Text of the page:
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I will always remember the videotape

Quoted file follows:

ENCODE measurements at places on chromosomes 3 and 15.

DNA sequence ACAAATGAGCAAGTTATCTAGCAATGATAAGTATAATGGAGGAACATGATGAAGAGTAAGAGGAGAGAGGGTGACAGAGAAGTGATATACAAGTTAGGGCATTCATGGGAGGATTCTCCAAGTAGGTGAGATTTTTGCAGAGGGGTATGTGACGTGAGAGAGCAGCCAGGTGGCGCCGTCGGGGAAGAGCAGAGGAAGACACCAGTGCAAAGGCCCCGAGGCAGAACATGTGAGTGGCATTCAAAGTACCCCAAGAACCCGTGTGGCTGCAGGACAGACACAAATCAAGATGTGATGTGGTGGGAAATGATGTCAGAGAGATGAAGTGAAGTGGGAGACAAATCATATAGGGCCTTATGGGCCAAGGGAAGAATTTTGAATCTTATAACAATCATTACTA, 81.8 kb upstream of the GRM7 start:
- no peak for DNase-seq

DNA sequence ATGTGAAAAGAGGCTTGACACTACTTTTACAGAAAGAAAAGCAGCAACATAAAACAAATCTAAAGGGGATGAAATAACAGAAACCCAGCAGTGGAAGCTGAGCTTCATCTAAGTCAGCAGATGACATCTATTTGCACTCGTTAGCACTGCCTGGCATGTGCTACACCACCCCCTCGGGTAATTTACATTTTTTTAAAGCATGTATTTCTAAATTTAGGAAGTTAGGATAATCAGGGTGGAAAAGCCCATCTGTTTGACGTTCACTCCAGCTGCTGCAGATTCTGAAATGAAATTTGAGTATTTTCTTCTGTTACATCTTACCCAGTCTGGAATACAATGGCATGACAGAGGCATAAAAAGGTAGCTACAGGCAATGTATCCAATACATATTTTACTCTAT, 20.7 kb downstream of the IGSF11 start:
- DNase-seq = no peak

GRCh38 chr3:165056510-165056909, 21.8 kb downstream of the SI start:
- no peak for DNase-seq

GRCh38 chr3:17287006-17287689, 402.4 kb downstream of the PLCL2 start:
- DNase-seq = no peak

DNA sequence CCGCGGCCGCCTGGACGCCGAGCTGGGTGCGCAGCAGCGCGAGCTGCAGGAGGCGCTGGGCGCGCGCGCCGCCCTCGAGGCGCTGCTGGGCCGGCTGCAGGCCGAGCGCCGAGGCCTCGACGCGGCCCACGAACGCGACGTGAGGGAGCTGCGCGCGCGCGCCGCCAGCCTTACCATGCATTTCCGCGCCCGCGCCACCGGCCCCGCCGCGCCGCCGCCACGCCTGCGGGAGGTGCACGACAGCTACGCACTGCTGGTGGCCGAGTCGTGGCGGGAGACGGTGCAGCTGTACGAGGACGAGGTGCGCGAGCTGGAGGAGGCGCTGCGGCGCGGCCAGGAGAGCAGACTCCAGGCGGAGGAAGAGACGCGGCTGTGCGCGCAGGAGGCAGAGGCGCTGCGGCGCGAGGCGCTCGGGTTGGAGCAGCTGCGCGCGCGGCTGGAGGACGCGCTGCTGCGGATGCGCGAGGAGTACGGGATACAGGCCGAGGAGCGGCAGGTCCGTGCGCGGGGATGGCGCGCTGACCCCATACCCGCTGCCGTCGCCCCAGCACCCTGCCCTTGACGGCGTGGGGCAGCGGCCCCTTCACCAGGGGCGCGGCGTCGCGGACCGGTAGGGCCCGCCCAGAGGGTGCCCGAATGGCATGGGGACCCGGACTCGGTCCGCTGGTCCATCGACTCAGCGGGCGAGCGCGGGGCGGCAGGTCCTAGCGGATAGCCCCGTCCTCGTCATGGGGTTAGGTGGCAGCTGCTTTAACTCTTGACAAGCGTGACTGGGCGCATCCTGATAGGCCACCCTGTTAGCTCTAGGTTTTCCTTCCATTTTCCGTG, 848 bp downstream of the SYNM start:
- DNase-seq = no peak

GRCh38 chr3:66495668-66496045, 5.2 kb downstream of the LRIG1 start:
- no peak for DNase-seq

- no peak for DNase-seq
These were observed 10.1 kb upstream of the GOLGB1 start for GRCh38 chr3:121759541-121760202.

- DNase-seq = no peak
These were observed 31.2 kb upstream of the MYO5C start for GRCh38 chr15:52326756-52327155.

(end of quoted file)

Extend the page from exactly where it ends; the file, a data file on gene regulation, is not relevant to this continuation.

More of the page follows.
I will always remember the videotape. The were horrors galore but the videotape is permanently etched into my mind’s eye. We thought the storm had passed. At least one TV weatherman said the danger had diminished. I had just drifted off to sleep when the first call came. ’It just went by my house,’ she cried. I threw on my clothes and drove off into a stormy night a year ago this week. I encountered nothing but rain until I reached the Hot Shot store on Veterans Parkway. It was gone. So was a church across the street. I worried about Joe and Pat Edwards who lived atop Dozier Hill right in the storm’s path. I dug Joe’s cell number out of my phone’s memory and called. They were okay but the landscape around their home had been altered forever. They were not alone. I made it to Grove Street where everything had been leveled. There was no reason to wait on the weather service diagnosis. It was apparent we were dealing with a tornado and a powerful one at that. I arrived quickly but the place was already teeming with emergency personnel and good samaritans. They carried the injured to ambulances, stepping over downed trees, power lines and nail-studded beams from homes now only a memory. A fireman walked by carrying young Chloe Gunter. ‘Mama blew away,’ she told her rescuers. The only light was hand-carried. I used a small flashlight to frame photos so the autofocus on my Nikon would work. The high-speed lens brought to life chilling images the naked eye could not make out. Off in the distance, I saw men standing in a circle. There was a crumpled body at their feet. It appeared as if every bone had been broken. It was the little girl’s mother. Her father’s body lay in a heap nearby. We all cried. Radio traffic reports indicated other areas of devastation: Crawford Road, Howard Road, Hwy. 36 – the list went on and on. We all knew it was bad but, when dawn broke, we got a true picture of the devastation. It was incredible. I spent the rest of the day and most of the following night reporting on the aftermath. I would drive as far as possible then walk into the tangled detritus of the winds. I just knew more bodies would be found but I was, thankfully, wrong. That in itself was a miracle. Equally miraculous is the way this community united in relief and recovery efforts that are now the models used when disaster strikes. Homes have been rebuilt. Trees have been replanted. Slowly, the long wound the tornado slashed into our collective skin is healing. The videotape, hundreds of yards of it sucked from cassettes by the tornado, hung in gnarled trees the morning after the storm like some sort of macabre garland. If you look closely, you can still glimpse a shred here and there. But, our horror movie is over. Ours is a generous, caring community. We help those in need. We’ve survived. We’re recovering. We’re moving on. And, we learned a great deal about ourselves in the process.

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